In recent years, the ways people can share information has grown.  It is so easy to send emails, post comments or photos on Facebook or Instagram.  Parties must be very careful about what they say and what they post, especially when there are children involved.

When it comes to social media accounts like Facebook, sometimes the best solution is simply to take the accounts down.  In the alternative, the accounts need to be made private.  Ask someone to help you fix the account if you are not sure how to do it.  Even if the accounts are private, neither parent should ever say anything bad or negative about the other parent.  A friend of a friend of a friend might see a post and report back to the other parent.

Failure to be careful about communications can get people in trouble.  Kentucky now has a case that explains that there are potential legal consequences, including the contempt.

To summarize the basic facts, in Wedding v. Harmon, 2015-CA-000195-MR, Father forwarded emails between Mother and Father about their children and parenting issues to many different people, including teachers, Mother’s family and eventually “hundreds of individuals” and on topics such as the pain and misery of the divorce.  He even asked the recipients of those emails to communicate with the parties about the divorce and allegations of domestic violence.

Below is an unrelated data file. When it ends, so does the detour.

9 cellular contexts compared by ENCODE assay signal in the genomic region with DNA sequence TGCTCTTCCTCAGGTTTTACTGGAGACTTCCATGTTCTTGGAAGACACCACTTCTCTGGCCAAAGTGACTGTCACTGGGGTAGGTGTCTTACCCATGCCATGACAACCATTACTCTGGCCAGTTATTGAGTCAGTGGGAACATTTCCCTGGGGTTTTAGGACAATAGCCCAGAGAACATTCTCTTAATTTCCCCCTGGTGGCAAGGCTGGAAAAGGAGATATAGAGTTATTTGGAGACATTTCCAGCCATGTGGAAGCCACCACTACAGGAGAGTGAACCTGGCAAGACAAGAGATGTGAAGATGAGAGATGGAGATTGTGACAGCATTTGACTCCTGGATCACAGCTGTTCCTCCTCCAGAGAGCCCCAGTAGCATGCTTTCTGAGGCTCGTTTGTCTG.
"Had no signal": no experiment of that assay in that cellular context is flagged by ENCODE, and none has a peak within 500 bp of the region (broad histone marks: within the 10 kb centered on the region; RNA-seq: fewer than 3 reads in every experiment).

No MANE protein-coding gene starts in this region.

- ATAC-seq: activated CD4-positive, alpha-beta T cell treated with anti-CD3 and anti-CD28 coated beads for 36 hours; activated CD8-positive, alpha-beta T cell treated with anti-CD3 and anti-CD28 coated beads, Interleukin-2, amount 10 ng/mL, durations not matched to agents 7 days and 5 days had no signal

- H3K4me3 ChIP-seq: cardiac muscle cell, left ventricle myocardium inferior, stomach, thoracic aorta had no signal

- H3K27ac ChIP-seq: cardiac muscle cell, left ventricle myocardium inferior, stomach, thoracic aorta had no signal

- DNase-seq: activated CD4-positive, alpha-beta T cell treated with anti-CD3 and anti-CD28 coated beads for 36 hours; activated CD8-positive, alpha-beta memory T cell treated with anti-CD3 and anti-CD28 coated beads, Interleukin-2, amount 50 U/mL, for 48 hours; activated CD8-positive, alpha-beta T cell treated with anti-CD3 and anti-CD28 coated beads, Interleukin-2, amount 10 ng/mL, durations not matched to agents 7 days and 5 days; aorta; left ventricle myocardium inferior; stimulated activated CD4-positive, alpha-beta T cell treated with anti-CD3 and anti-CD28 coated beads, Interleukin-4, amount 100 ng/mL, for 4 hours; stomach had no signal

Mother alleged that his conduct was malicious harassment to try to embarrass her as well as cause damage to her professional reputation, and embarrassing to their children.

The Court agreed and ordered the parties “not to forward to others any private email communications between themselves and not to email others with comments regarding the interaction of the parties, the communication between the parties, the details of the parties divorce, or any arrangements to be made through the parties”.

Father appealed this ruling, asserting his first amendments right to free speech.  HE LOST.  The Court of Appeals of Kentucky found that (1) Father’s emails were constitutionally unprotected conduct intended to harass, annoy or alarm Mother; (2) the injunction was narrowly drawn to proscribe Father’s unprotected conduct; and (3) the best interests of the children are supported by the family court’s limitation on Father’s speech.

If you have any questions about appropriate communication, you should discuss those concerns with an attorney.

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